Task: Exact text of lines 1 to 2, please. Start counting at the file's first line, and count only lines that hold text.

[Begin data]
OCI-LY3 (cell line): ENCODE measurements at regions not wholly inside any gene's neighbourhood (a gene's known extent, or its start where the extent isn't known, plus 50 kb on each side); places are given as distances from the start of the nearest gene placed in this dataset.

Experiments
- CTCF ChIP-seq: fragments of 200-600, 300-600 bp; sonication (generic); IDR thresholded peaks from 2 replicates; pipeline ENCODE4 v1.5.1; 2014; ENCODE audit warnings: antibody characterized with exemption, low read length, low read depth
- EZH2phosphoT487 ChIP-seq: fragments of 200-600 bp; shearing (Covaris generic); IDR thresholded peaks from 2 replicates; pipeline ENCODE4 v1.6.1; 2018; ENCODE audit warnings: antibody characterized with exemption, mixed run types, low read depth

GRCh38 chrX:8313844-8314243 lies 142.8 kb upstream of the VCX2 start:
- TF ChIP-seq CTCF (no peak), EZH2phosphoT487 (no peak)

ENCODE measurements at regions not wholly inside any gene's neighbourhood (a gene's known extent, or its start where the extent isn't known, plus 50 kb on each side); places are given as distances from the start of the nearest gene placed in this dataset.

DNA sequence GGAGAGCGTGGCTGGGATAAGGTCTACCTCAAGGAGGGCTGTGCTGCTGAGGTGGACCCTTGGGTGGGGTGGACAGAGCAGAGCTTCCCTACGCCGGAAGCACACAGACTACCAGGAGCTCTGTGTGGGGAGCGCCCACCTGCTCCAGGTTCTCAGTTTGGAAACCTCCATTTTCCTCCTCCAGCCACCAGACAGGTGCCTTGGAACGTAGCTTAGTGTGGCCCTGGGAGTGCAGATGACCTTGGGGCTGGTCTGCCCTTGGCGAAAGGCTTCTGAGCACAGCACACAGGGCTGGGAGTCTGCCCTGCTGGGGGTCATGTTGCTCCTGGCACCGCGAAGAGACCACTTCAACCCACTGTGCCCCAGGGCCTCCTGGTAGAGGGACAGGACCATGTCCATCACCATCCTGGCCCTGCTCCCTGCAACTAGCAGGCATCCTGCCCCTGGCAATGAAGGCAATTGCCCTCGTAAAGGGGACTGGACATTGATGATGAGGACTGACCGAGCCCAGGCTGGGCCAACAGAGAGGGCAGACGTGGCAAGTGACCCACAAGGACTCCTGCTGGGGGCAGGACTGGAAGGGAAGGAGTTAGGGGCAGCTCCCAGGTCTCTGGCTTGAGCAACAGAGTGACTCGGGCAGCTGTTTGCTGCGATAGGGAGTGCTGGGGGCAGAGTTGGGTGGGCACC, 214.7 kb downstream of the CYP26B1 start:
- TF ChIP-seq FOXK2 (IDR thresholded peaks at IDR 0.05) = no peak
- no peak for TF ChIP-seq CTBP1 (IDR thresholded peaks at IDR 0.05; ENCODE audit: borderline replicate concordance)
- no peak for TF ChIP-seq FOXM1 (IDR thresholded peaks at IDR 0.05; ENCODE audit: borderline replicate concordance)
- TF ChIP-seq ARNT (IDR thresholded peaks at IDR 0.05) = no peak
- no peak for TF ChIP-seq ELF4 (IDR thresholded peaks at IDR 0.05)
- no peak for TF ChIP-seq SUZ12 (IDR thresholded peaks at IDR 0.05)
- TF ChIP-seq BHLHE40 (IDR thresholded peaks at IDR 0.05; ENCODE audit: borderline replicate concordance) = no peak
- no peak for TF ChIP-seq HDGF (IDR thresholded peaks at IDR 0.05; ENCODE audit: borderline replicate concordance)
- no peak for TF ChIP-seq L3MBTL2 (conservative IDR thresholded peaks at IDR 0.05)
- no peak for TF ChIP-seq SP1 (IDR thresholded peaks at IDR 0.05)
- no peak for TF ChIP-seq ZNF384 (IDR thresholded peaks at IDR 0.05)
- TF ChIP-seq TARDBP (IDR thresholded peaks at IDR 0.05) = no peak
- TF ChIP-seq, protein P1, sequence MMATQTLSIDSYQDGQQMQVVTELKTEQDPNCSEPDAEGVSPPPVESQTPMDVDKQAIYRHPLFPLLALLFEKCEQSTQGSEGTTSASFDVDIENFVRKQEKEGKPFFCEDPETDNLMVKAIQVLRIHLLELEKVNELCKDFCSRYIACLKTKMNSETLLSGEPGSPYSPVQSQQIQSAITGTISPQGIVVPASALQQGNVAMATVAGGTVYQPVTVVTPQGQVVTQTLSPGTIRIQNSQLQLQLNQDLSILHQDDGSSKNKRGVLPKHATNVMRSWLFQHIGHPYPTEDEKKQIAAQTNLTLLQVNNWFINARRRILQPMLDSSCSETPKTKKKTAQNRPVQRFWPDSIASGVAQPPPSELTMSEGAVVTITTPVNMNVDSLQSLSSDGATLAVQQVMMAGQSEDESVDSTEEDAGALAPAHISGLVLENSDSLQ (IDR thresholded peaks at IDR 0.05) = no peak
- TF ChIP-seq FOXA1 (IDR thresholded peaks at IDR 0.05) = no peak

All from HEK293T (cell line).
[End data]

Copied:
OCI-LY3 (cell line): ENCODE measurements at regions not wholly inside any gene's neighbourhood (a gene's known extent, or its start where the extent isn't known, plus 50 kb on each side); places are given as distances from the start of the nearest gene placed in this dataset.

Experiments